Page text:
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Downtown Oyster Bar In Flourishing Mix

By Liz Biro, posted May 7, 2014
(Photo by Liz Biro)
A restaurant boom on downtown Wilmington’s Market Street, between Front and Second streets, continues with Shuckin’ Shack oyster and seafood bar preparing to OK its first franchisees.

Shuckin’ Shack owners Sean Cook and Matt Piccinin said “15 solid leads” and “three on the brink of signing” are reviewing the restaurant’s new franchise option. The first franchisee could be named in a few weeks, they said.

Additionally, the pair plan this week, possibly today, to launch a website explaining the franchise opportunity to potential buyers. The site’s web address will be shuckinshackseafoodfranchise.com. Information may be requested at the restaurant’s existing website at pleasureislandoysterbar.com/franchising.

The Market Street block where Shuckin’ Shack stands took a hit in late 2012 when fine dining mainstay Deluxe, 114 Market St., closed after a 20-year run. A year later, Perkeo wine bar filled that space.

Also in 2013, dining room renovations happened at Dixie Grill, 116 Market St. Across the street, workers began restoring the circa 1841 Masonic Hall, 125 Market St., to house Slice of Life pizzeria, which moved into the building this spring. The restaurant Cork ’n’ Fork is under development at the previous Slice location, 122 Market St.

Cook and Piccinin own two Shuckin’ Shacks. The first store, at about 33 seats, opened in 2007 at 6 N. Lake Park Blvd., Carolina Beach. The downtown restaurant at 109 Market St., with 40 seats, debuted in 2012. The two stores employ 25-30 workers, Piccinin said.

Upon launching Shuckin’ Shack, the business partners said their focus was, as Piccinin put it, just “to get through the first year.”

“I always had it [franchising] in back of my mind and kind of a pipe dream,” Piccinin added.

Upon seeing that they were able to duplicate the concept downtown, Cook and Piccinin looked seriously at franchising. The spark, they said, was when Farriss Hospitality commercial food and beverage equipment company owner Bill Farriss, of Wilmington, connected them with restaurant franchise developer Greg George, who helped Wilmington’s Port City Java and Fuzzy Peach develop franchise concepts.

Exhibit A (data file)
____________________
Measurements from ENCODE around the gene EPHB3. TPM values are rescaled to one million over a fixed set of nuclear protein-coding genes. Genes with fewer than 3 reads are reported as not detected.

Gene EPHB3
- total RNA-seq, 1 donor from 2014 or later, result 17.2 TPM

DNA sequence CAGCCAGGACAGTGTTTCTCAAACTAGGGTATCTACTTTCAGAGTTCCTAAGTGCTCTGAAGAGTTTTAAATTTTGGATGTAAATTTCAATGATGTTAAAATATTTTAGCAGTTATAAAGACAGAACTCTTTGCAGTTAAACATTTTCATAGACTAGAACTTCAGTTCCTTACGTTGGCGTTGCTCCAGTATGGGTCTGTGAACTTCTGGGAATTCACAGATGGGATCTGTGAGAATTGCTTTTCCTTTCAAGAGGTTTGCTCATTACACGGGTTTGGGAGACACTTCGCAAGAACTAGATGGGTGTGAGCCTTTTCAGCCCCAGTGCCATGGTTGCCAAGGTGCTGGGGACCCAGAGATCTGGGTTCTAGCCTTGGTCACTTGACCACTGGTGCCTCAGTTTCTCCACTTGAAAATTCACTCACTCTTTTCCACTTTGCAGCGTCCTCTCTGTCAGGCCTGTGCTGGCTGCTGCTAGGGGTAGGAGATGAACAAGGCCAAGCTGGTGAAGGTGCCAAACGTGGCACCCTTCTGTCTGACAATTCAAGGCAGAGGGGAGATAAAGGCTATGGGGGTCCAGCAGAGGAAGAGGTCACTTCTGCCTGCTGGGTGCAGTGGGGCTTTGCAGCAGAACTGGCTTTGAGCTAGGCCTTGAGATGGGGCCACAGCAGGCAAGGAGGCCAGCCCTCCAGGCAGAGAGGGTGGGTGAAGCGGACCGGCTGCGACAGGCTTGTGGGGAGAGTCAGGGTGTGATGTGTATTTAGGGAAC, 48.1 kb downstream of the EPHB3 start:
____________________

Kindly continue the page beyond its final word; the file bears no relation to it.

Shuckin’ Shack’s steady growth, small size (about 1,700 square feet), reasonable start-up costs, niche neighborhood oyster and seafood bar design and strong development team convinced Cook and Piccinin that they had a franchise mold, the men said.

Forthcoming Shuckin’ Shacks would mostly mirror the original stores, although the restaurants’ signature newspaper clippings highlighting Cape Fear area fishing, weather and other coastal headlines, which are embedded in tabletops and bartops, might feature some news relevant to individual locations. Owners would have some autonomy to customize a store with neighborhood memorabilia, Cook and Piccinin said.

The men met while living in Carolina Beach. Cook, who grew up in Columbia, South Carolina, had restaurant server and management experience. Piccinin, a Canadian, earned a marketing degree from University of North Carolina at Wilmington. Cook, who operates Pleasure Island Rentals, had been eyeing the spot where Shuckin’ Shack would open in Carolina Beach, thinking it was perfect for food service. Piccinin was working in construction. As they became friends, Cook said he noticed Piccinin’s solid work ethic and sense of responsibility. As they became friends, the Shuckin’ Shack idea blossomed.

“We were both under 30, and what guy under 30 doesn’t want to own a bar?” Piccinin said with a chuckle.

Development, however, was served with a big helping of hard work. Both men said they logged long hours constructing and manning the original Shuckin’ Shack while working second jobs. In 2013, each was named Pleasure Island Entrepreneur of the Year by the Pleasure Island Chamber of Commerce, in conjunction with the University of North Carolina Wilmington Entrepreneurship Center.

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